That’s because the children at our home captured their hearts. In addition to planning a return trip next June, they recently made a generous donation of 1 percent of their sales during May.

It was the first business-related donation made by the couple, who purchased Trinity Legal Discovery in Houston nearly two years ago.

“It was my wife’s idea,” Bryan says. “She wanted to start giving back to community groups and charities. I asked, ‘What do you want to do for the first month?’ and she said, ‘Dorie’s.’

“We fell in love with those kids. It’s a tough road for them and we wanted to help. We took downloadable pictures off the web site and put stickers on our boxes. So during May, every box of client documents we sent out had pictures from Dorie’s Promise on them.”

The Kreitzes learned about us through some friends who made their first mission trip to Guatemala last year. Bryan and Rachel were eager to come after hearing about Dorie’s Promise; ultimately, they helped assemble a team from various places. It included six children age 12 or younger.

The trip touched the couple in a dramatic way. As the owners of a small (14 employees) business that includes constant cash-flow pressures, they saw that what they face isn’t that tough compared to the poor in Guatemala.

“We were dealing with people who live in an eight-by-eight-foot home and four people sleeping in one bed and they weren’t complaining,” Bryan says. “There’s a week’s worth of food in our refrigerator, and they may not eat more than once a day.”

Photo Provided By Bryan and Rachel KreitzThe team completed a number of community projects in the town of Palencia, where we are building a school. Among their efforts: delivering two weeks of food to a soup kitchen, 50 water filters and two sets of bunk beds to residents, and completing two house extensions.

The trip also impacted their nine-year-old and 12-year-old daughter. Back home, the couple still discuss their visit as they remind their children of how much more they have than kids in Central America.

“It was great to see them get outside themselves,” Bryan says. “It was eye opening for all the kids. One of them talked about wanting this and that, but the second day he said, ‘Mom, I don’t want anything. I want to help these kids.’ She started bawling.”

In addition to helping in the community, the spring break team spent a lot of time with our kids—playing soccer, throwing a football around, going to a trampoline park, and attending church together.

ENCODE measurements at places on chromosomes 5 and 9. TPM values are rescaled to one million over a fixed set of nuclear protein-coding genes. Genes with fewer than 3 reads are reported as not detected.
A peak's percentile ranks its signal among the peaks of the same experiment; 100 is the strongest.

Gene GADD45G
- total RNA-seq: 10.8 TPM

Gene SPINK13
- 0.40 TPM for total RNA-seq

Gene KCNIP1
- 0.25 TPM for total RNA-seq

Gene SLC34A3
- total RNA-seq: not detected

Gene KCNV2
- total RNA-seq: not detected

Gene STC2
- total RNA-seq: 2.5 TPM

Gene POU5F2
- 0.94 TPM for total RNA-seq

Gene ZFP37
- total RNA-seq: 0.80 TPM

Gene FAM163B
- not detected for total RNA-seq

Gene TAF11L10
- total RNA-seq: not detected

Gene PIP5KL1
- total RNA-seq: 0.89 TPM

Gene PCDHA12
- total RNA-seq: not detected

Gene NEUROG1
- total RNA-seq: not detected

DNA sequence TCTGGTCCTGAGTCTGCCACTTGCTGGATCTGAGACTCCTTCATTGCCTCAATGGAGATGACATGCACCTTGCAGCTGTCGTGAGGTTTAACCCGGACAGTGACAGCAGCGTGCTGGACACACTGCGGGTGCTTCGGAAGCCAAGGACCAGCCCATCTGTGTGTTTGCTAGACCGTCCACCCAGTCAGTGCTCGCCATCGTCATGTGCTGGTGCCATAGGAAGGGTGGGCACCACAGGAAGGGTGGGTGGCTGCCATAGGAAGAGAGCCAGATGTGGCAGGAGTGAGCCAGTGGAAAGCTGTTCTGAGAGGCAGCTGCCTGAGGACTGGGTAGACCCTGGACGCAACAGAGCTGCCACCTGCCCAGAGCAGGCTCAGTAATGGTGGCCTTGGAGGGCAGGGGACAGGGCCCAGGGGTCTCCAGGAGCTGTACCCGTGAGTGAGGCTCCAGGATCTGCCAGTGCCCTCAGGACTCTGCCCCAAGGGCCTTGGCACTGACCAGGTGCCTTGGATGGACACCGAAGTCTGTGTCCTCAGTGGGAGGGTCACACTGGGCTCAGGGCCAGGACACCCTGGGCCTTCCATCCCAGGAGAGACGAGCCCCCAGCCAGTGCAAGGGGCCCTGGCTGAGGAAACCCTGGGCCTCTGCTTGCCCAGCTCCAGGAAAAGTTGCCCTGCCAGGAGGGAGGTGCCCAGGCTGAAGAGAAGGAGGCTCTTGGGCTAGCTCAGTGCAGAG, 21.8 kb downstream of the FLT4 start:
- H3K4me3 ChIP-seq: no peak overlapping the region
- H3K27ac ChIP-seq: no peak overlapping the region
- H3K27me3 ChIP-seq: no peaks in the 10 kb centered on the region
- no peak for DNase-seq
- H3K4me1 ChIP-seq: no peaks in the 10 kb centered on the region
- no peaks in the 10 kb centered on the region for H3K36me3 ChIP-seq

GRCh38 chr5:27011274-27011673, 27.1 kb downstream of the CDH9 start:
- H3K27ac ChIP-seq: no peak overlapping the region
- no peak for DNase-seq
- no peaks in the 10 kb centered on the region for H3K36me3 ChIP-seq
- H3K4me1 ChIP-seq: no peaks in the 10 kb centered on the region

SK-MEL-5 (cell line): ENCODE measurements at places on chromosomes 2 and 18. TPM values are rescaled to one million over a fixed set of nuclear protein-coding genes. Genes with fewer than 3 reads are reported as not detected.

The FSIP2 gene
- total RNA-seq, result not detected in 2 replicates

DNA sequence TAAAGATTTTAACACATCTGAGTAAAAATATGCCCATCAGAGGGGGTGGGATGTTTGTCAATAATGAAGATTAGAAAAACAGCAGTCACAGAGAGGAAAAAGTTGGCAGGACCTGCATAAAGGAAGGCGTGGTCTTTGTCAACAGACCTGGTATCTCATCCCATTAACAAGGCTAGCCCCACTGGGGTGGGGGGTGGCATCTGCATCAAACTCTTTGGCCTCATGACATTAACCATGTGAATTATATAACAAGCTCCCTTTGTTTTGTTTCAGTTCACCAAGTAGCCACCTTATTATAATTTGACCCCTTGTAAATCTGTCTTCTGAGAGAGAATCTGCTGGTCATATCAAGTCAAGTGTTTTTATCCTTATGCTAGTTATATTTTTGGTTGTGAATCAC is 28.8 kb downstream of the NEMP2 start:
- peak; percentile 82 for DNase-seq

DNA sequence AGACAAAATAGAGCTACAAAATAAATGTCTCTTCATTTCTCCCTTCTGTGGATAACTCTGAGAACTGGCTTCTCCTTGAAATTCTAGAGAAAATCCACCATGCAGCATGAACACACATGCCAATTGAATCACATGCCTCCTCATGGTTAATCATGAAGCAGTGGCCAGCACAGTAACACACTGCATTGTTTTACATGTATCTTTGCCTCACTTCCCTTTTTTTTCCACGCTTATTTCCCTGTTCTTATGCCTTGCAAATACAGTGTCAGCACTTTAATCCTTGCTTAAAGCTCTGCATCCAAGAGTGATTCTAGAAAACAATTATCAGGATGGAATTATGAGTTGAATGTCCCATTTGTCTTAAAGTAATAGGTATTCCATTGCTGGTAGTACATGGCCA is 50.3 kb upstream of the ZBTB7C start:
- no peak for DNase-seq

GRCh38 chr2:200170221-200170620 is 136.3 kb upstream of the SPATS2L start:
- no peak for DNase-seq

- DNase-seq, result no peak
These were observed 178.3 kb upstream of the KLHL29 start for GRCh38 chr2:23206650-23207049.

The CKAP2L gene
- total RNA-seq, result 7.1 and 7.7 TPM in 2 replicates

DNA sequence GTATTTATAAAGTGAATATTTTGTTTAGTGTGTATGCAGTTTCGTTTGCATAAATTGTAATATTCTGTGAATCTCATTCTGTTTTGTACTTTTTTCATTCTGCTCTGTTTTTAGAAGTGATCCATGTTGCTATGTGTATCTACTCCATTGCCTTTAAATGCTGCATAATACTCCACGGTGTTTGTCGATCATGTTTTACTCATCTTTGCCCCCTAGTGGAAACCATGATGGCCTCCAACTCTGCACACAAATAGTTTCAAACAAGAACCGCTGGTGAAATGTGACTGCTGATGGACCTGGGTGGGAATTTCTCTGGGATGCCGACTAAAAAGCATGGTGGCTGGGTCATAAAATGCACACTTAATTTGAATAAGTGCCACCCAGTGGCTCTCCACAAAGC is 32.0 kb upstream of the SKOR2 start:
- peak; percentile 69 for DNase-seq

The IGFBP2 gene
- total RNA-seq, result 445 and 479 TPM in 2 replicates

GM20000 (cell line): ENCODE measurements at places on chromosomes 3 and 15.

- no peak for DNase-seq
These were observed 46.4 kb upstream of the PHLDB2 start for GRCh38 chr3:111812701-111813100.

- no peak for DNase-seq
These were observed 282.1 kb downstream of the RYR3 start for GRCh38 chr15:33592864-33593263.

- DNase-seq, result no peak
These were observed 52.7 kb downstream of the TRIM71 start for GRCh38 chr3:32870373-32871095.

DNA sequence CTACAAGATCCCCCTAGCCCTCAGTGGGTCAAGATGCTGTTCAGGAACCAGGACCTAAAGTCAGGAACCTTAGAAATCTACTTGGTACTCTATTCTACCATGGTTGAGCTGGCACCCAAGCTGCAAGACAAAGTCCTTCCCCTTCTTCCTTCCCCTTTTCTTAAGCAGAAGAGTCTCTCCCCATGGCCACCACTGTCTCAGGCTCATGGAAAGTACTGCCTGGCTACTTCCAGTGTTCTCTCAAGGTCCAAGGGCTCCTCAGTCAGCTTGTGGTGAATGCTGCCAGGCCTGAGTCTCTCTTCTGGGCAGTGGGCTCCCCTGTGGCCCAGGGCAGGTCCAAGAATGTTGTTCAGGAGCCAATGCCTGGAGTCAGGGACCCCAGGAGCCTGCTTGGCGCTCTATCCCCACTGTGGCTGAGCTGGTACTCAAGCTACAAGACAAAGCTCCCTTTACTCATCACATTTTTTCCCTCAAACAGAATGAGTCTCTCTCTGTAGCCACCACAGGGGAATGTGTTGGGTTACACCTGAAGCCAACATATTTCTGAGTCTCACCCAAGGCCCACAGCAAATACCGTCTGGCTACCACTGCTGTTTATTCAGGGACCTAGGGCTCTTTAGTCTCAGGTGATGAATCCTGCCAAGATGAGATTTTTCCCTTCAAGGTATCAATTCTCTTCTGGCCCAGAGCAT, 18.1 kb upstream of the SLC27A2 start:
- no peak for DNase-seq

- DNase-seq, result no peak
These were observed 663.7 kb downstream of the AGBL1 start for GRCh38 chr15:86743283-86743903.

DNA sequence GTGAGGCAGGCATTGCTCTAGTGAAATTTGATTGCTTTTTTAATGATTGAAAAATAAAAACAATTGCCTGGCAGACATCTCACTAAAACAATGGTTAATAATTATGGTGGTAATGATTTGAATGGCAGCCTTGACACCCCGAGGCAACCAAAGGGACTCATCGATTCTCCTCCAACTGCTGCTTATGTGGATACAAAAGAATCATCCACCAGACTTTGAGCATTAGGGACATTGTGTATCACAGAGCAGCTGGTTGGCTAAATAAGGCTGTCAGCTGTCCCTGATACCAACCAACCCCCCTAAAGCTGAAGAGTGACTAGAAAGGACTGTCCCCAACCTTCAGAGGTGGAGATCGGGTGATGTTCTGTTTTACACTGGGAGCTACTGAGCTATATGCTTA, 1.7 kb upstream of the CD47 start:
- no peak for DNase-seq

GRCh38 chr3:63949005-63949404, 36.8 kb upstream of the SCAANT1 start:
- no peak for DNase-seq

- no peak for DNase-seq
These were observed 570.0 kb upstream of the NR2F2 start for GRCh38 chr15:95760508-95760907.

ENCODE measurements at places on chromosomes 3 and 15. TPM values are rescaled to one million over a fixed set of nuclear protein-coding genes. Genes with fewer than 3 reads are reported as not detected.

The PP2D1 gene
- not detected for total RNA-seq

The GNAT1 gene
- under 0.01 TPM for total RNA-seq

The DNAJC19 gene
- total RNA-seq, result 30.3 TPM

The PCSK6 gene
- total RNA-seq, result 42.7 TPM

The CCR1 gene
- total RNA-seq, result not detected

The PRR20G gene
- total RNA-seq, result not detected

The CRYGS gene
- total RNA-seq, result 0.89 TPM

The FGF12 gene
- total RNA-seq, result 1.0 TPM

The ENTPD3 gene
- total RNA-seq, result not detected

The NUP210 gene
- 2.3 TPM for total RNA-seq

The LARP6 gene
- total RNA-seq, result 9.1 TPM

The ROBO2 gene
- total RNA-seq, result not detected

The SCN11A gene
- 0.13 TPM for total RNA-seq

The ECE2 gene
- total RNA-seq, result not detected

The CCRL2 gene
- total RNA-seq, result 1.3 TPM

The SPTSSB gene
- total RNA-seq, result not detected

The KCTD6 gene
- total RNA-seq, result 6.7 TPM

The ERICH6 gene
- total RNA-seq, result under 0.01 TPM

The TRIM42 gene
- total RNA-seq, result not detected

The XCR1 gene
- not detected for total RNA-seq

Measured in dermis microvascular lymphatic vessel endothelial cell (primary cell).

The team was especially impressed with the care and attention offered by our Special Mothers.

“The kids wanted to be loved on and you can tell they are,” Bryan says. “These kids need our help and a dollar there goes so much further. I look at it as being able to help one kid at a time.”

Needless to say, supporters like the Kreitzes make our work a little easier.

Saying Good-Bye to Missions Director Pablo Villagran

Thursday, May 25th, 2017

Pablo with children from Dorie's Promise.

By Heather Radu –

Pablo recently joined the United Nations’ public information department in Guatemala City. We received news recently that both excites and disappoints us. We are thrilled over the possibilities opening up for Pablo Villagran, but are sad to see him depart as our Missions Director.

Pablo recently joined the United Nations’ public information department in Guatemala City. Though not an easy decision to make, Pablo is confident that this where God wants him to be.

“It’s been an amazing opportunity to work with Forever Changed International for four years,” says Pablo, who started with us as a ministry assistant. “I truly enjoyed my time here.

I have experienced many highlights, such as getting to be a part of children’s lives, working with so many missions teams, building schools, and supporting programs that will benefit hundreds of children in vulnerable areas.”

Moving forward, we will rely on four different mission trip leaders to coordinate volunteer missionaries’ visits. They will work in rotating teams of two or three, depending on the size of each group.

Missions Coordinator Naomi Beazely spent nearly two weeks in Guatemala to help facilitate the hiring and training of new team leaders. We have hired three motivated and passionate leaders. The fourth is expected soon.

“We have been able to spend time getting to know each of them personally,” Naomi says. “We have started training, and they are all excited to meet the teams this summer. As I go home, I am confident in our staff to continue to train and support them.”

Pablo racing with some of the children from Dorie's Promise.Granted, these new leaders will have big shoes to fill. Pablo built an amazing community program by personally visiting different areas and creating relationships with various community leaders.

Naomi says such relationships built trust and an understanding of the need to better residents’ lives. Because of that, she is confident the foundation established since 2013 will continue to expand.

“We have been able to work with families by building up their spiritual strength, education and living conditions,” Naomi says. “Pablo was very successful because when he listened to the needs of these families, he not only thought of how we could help them immediately, but also how to help better their future.”

Pablo says working with Forever Changed International showed him the overwhelming needs within Guatemala and how much progress remains to be made.